Saturday, March 8, 2014

The Bear and Freddie's Boots


It’s 102 in the shade and there ain’t no shade.









I'm trudging along behind a red International Farmall tractor in the middle of a tobacco field. The tractor grumbles rhythmically. The engine's stutter punctuated by a clanking rain cap over the exhaust as it crawls along the rows.


Plants, tall as a man surround us on all sides. Thick leaves attached to central stalks. Blooms, or “suckers” as we call them, crown a portion of the crop. The air is tainted with half-burned fuel, tobacco tar and cigarette smoke. My nose wrinkles and the noon sun narrows my eyes to slits. I look like the crankiest 12 year old to ever work a field. My face all squished up like I just took a bite from a fresh lemon. My expression, however, does not accurately represent my feelings of excitement. I've never worked on a farm before today. 
























































I broil slowly. The heat is oppressive, but I want the resulting red neck. 


I need it.


If I am to become bona fide in my old, yet new again, hometown the red neck is a prerequisite. You see, I’m known as a “city boy.” Despite a birthplace only 20 miles away, I’m not of this place. My family left the Flatlands when I was a toddler. My father was in the service during my formative years. Now, after more than a decade away, it is time I become acclimated to the ways of my southern kin. Cropping tobacco seems as fine a place as any to start my training.


My uncle Freddie owns the farm and acts as foreman to the harvesting crew. He isn’t around anymore, but I can’t walk under a pale moon without thinking of him. When I hear the heat song of locusts or catch a whiff of a tobacco pipe, which resembles the aroma of an old curing barn, it takes me right back to a cool southern night and I can hear his heavy boots on the pavement as we walk side by side. We'll get to more on that in due time, but for now you should know Freddie taught me how to work through pain, how much I could accomplish even outside my element, and more than a little about being a man. Face your fears, live up to your responsibilities, laugh when you can, apologize when you are wrong and sometimes when you are right, forgive. I am thankful for the rain and the slick Georgia clay that led to an unexpected adventure over twenty-five years ago. I wish I could tell him just how much one long walk meant to me so long ago. I can't do that, so I'll tell you instead.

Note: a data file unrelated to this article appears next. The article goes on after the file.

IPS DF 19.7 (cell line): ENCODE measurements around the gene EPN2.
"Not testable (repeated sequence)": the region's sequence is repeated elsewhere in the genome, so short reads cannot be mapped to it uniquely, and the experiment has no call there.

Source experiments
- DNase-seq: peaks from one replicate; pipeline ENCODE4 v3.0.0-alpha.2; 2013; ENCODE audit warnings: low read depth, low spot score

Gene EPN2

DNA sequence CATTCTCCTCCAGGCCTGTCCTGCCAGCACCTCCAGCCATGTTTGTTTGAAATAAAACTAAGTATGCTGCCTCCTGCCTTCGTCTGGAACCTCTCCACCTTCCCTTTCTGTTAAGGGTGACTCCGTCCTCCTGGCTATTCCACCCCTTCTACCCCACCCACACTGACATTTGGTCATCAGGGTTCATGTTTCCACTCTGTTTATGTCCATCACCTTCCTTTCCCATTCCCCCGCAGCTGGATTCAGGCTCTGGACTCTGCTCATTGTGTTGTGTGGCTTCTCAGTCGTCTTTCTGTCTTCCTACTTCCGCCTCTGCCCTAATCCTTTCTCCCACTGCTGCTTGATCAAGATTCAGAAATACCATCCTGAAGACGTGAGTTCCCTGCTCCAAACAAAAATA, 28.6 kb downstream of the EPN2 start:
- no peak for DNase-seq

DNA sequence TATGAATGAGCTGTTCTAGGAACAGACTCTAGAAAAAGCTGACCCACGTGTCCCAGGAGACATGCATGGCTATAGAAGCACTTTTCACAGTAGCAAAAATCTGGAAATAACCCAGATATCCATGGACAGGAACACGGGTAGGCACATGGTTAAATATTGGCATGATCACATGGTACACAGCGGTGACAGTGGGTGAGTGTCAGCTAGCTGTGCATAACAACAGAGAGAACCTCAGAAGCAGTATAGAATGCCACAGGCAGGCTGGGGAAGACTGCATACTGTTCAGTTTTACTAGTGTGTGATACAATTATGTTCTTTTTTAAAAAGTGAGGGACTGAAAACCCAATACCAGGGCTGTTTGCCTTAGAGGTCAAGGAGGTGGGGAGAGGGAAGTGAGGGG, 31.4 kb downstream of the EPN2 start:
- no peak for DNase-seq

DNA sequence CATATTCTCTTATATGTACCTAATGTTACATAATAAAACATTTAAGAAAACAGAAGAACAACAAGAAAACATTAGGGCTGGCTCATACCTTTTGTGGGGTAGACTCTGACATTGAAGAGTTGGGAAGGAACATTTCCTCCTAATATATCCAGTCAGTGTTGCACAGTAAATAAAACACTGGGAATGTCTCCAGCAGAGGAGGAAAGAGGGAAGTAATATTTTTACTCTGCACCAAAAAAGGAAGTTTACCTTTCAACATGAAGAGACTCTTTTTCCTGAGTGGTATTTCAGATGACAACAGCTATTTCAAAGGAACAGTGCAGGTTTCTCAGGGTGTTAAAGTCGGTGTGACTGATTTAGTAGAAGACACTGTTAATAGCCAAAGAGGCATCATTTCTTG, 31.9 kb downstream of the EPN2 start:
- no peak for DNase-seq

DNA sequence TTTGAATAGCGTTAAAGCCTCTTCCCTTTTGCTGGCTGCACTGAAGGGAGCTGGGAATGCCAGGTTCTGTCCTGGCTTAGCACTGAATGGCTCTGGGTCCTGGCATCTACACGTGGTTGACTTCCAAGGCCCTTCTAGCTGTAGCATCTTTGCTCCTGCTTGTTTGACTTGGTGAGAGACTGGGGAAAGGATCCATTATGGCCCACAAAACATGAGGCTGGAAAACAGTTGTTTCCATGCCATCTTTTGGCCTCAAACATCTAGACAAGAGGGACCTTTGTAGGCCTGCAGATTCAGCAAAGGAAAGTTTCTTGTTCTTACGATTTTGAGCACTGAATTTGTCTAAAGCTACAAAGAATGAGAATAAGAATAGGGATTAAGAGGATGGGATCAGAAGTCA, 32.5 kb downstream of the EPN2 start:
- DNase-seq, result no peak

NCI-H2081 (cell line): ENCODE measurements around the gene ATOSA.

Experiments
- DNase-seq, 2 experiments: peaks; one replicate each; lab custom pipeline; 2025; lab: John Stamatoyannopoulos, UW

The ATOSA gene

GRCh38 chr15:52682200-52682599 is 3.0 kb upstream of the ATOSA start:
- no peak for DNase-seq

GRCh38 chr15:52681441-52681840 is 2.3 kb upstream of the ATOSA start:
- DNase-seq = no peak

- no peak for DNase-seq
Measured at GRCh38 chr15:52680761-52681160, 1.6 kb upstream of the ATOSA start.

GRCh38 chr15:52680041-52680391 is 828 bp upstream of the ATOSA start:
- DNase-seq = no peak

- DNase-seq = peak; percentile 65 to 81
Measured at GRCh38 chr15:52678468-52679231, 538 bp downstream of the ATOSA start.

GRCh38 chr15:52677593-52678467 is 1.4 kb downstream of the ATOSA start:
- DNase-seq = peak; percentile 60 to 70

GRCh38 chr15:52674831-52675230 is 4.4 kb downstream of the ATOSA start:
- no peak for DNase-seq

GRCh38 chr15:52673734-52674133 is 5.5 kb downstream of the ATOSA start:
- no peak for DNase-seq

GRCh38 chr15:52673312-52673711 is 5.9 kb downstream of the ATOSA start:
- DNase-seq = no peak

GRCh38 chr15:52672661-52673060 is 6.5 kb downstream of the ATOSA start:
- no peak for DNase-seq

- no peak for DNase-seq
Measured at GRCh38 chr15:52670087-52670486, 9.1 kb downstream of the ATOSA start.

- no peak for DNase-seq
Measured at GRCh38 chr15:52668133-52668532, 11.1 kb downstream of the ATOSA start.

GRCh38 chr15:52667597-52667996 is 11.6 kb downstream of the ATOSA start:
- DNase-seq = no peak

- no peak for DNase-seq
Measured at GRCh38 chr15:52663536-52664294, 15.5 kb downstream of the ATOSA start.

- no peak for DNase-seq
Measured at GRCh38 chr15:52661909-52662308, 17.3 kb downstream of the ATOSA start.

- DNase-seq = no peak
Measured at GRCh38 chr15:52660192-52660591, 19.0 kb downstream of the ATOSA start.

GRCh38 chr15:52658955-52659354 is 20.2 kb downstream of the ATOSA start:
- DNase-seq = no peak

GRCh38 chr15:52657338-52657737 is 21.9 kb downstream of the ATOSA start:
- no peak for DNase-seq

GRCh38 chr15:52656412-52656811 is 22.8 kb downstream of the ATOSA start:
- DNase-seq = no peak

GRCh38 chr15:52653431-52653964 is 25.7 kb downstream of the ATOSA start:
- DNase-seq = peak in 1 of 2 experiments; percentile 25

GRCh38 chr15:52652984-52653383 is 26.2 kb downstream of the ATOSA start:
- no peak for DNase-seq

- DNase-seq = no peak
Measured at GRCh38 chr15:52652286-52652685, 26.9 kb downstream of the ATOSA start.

Uncle Freddie is a monumental man.


To my boyish eyes, he looks as if he just stepped out of an old western or perhaps a Marlboro billboard. He is the oldest, and at 6 feet, the tallest by far of five siblings. A tattered trucker hat tops his thick, black hair with silver linings above the ears. Freddie’s eyes smile constantly and his mouth obliges frequently. His hands, large and rough. His handshake, a five pound hammer. Skin beaten by the sun. Well past a farmer's tan, more of a leathery hide.  His uniform, an old worn-thin plaid shirt, sagging blue jeans and boots. A cigarette dangles from his lips, an afterthought. Its ember flipping around precariously as he talks and laughs.